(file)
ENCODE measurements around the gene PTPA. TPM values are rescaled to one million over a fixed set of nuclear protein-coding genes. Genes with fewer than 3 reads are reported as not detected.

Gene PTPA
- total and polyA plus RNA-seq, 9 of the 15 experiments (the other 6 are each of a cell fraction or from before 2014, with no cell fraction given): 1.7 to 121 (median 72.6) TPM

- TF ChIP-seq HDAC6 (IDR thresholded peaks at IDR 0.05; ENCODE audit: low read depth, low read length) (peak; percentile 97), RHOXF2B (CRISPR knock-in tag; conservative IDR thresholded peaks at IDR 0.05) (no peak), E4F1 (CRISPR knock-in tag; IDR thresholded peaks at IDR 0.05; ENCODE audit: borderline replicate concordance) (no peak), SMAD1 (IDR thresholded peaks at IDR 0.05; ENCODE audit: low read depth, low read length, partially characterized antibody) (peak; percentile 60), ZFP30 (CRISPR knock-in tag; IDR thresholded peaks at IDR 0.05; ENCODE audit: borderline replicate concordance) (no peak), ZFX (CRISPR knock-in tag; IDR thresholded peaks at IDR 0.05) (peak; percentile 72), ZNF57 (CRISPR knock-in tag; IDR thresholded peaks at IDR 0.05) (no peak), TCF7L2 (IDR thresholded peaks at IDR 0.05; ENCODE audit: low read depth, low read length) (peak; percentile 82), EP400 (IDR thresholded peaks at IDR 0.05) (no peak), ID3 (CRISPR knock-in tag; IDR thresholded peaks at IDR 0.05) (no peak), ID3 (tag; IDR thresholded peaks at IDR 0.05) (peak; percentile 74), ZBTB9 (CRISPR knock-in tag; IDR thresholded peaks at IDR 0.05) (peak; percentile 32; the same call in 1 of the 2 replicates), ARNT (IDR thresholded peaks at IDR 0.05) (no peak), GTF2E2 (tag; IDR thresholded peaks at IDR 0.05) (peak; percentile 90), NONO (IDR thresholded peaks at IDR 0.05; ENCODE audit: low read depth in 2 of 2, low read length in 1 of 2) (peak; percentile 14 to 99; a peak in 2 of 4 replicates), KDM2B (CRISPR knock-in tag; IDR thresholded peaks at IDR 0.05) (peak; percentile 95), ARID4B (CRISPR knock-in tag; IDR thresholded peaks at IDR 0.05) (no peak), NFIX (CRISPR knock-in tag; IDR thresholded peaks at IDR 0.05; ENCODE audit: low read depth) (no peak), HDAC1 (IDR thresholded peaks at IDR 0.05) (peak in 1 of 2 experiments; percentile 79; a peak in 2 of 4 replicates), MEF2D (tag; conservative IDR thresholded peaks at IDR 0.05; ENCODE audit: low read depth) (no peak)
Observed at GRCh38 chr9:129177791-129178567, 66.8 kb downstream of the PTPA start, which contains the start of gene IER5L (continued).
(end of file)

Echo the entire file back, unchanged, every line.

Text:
ENCODE measurements around the gene PTPA. TPM values are rescaled to one million over a fixed set of nuclear protein-coding genes. Genes with fewer than 3 reads are reported as not detected.

Gene PTPA
- total and polyA plus RNA-seq, 9 of the 15 experiments (the other 6 are each of a cell fraction or from before 2014, with no cell fraction given): 1.7 to 121 (median 72.6) TPM

- TF ChIP-seq HDAC6 (IDR thresholded peaks at IDR 0.05; ENCODE audit: low read depth, low read length) (peak; percentile 97), RHOXF2B (CRISPR knock-in tag; conservative IDR thresholded peaks at IDR 0.05) (no peak), E4F1 (CRISPR knock-in tag; IDR thresholded peaks at IDR 0.05; ENCODE audit: borderline replicate concordance) (no peak), SMAD1 (IDR thresholded peaks at IDR 0.05; ENCODE audit: low read depth, low read length, partially characterized antibody) (peak; percentile 60), ZFP30 (CRISPR knock-in tag; IDR thresholded peaks at IDR 0.05; ENCODE audit: borderline replicate concordance) (no peak), ZFX (CRISPR knock-in tag; IDR thresholded peaks at IDR 0.05) (peak; percentile 72), ZNF57 (CRISPR knock-in tag; IDR thresholded peaks at IDR 0.05) (no peak), TCF7L2 (IDR thresholded peaks at IDR 0.05; ENCODE audit: low read depth, low read length) (peak; percentile 82), EP400 (IDR thresholded peaks at IDR 0.05) (no peak), ID3 (CRISPR knock-in tag; IDR thresholded peaks at IDR 0.05) (no peak), ID3 (tag; IDR thresholded peaks at IDR 0.05) (peak; percentile 74), ZBTB9 (CRISPR knock-in tag; IDR thresholded peaks at IDR 0.05) (peak; percentile 32; the same call in 1 of the 2 replicates), ARNT (IDR thresholded peaks at IDR 0.05) (no peak), GTF2E2 (tag; IDR thresholded peaks at IDR 0.05) (peak; percentile 90), NONO (IDR thresholded peaks at IDR 0.05; ENCODE audit: low read depth in 2 of 2, low read length in 1 of 2) (peak; percentile 14 to 99; a peak in 2 of 4 replicates), KDM2B (CRISPR knock-in tag; IDR thresholded peaks at IDR 0.05) (peak; percentile 95), ARID4B (CRISPR knock-in tag; IDR thresholded peaks at IDR 0.05) (no peak), NFIX (CRISPR knock-in tag; IDR thresholded peaks at IDR 0.05; ENCODE audit: low read depth) (no peak), HDAC1 (IDR thresholded peaks at IDR 0.05) (peak in 1 of 2 experiments; percentile 79; a peak in 2 of 4 replicates), MEF2D (tag; conservative IDR thresholded peaks at IDR 0.05; ENCODE audit: low read depth) (no peak)
Observed at GRCh38 chr9:129177791-129178567, 66.8 kb downstream of the PTPA start, which contains the start of gene IER5L (continued).